Incheon International Airport Corp leads a group picked as the preferred bidder on Myanmar’s new US$1.1 billion (34 billion baht) air hub, the latest in a series of global deals as the Southeast Asian nation opens itself after decades of isolation.
Incheon is in talks with Myanmar’s Department of Civil Aviation on details, aiming to sign a contract this year, open the facility in 2018 and operate it for 50 years, South Korea’s Transport Ministry said on Sunday in a statement. Hanthawaddy International Airport will be capable of handling about 12 million passengers per year, the ministry said.
Myanmar President Thein Sein has expanded political freedom and loosened economic controls since coming to power two years ago, prompting nations including the United States to ease sanctions. That’s opened the door to a flood of foreign investment as companies worldwide seek to profit from Myanmar’s resources and cheap labour.
The contract for Hanthawaddy international Airport has been awarded to a group of Korean companies, Ye Htut, a spokesman for Thein Sein, said on Sunday in Myanmar. Concerned ministries will provide detailed announcements, he said.
Incheon Airport’s consortium, which includes South Korean industrial powers Halla Engineering and Construction Corp, Kumho Industrial Co, Lotte Engineering and Construction Co and POSCO ICT Co, competed for the airport deal against three rival groups led by Singapore’s Yongnam Holdings Ltd, Japan’s Taisei Corp. and France’s Vinci SA, according to the South Korean ministry.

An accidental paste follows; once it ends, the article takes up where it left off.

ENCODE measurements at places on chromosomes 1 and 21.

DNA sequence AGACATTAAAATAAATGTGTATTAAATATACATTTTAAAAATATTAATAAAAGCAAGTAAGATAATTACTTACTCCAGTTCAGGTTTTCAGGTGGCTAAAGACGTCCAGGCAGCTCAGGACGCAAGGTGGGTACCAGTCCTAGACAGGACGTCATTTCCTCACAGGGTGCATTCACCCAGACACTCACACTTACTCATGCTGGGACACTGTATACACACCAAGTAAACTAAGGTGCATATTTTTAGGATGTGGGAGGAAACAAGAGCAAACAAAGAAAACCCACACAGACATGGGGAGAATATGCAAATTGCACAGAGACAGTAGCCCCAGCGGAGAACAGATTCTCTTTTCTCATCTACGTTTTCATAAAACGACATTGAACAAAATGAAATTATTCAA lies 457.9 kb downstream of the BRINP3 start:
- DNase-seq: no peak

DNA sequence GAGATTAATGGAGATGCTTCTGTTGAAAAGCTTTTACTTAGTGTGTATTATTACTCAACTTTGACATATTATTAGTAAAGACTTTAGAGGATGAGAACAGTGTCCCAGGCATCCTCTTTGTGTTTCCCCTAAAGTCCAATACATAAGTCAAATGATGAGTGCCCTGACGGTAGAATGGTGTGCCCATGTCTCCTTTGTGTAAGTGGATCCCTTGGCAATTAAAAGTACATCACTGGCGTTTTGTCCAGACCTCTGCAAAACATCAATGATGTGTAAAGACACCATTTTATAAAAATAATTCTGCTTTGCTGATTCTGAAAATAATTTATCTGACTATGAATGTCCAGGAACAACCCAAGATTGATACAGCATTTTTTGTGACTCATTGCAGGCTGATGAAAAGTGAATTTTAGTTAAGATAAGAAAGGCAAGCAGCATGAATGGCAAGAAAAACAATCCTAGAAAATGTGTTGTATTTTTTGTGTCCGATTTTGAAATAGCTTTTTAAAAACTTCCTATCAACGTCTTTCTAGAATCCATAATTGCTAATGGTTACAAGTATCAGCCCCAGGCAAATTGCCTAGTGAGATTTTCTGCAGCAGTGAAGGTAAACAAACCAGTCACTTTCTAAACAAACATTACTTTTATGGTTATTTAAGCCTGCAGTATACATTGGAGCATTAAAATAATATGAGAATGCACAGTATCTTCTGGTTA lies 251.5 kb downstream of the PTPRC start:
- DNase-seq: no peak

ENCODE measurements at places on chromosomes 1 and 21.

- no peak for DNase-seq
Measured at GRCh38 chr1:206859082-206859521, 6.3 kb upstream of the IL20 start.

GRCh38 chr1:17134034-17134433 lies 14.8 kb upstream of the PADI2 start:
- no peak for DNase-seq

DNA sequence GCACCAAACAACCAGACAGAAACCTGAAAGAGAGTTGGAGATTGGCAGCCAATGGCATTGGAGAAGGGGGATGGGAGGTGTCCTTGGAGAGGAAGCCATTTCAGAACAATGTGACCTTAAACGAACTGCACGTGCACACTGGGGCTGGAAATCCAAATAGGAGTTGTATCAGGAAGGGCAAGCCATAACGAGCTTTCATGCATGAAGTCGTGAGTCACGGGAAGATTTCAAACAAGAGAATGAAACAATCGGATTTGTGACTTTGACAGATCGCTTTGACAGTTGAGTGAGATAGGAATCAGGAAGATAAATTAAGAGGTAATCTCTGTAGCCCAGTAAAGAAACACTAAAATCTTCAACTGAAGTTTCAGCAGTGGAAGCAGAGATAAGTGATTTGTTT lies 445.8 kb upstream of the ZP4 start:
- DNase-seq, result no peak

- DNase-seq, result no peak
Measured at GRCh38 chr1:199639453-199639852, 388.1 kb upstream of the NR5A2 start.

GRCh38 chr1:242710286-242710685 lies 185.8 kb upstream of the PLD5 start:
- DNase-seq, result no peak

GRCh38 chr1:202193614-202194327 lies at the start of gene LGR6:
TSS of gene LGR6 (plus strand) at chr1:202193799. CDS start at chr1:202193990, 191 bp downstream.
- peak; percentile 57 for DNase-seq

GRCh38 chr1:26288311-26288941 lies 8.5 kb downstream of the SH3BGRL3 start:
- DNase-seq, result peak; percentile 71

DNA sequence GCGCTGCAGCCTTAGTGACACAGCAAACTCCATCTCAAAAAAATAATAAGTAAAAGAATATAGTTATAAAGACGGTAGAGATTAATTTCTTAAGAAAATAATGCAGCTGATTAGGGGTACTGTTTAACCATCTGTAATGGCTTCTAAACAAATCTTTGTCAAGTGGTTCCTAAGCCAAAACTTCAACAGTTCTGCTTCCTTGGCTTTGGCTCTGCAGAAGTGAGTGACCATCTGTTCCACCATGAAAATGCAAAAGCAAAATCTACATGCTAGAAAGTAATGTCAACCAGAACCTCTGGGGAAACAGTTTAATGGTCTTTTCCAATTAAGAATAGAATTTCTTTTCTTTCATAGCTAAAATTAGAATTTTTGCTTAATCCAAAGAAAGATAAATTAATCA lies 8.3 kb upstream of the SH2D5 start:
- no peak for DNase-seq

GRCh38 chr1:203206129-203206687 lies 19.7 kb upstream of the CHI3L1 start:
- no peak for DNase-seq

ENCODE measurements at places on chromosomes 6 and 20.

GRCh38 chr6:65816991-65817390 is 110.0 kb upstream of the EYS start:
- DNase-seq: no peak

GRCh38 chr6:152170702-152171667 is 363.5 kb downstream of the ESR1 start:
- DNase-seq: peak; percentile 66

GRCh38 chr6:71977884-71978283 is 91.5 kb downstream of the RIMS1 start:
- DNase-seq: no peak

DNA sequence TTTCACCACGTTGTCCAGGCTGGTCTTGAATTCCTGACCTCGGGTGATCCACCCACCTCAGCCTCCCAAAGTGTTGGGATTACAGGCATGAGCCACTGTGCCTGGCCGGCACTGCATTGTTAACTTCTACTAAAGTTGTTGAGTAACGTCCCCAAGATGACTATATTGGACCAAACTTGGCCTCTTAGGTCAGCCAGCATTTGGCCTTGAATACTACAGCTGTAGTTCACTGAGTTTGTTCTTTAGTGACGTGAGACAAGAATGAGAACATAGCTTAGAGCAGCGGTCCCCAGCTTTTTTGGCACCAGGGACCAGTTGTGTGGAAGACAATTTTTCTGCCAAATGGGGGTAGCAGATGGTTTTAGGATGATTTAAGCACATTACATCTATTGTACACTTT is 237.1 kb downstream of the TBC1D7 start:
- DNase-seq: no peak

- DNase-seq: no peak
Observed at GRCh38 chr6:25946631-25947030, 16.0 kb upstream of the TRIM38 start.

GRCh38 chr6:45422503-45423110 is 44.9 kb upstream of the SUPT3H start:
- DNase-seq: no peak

South Korea plans to set up an industrial complex in Myanmar to help companies enter the market, and will provide support for building schools and agricultural goods processing factories, the Finance Ministry said in an e-mailed statement June 19.
Separately, a group including Mitsubishi Corp and Japan Airlines Co won priority negotiation rights to manage the international airport in the city of Mandalay, Kyodo news reported on Saturday, citing people familiar with the matter.
The Nikkei newspaper reported last week that Japan’s Oji Holdings Corp plans to build a cardboard plant in Myanmar next year, while steelmaker JFE Holdings Inc will set up a venture with the nation’s government to build bridges and other infrastructure.
Source: Bangkok Post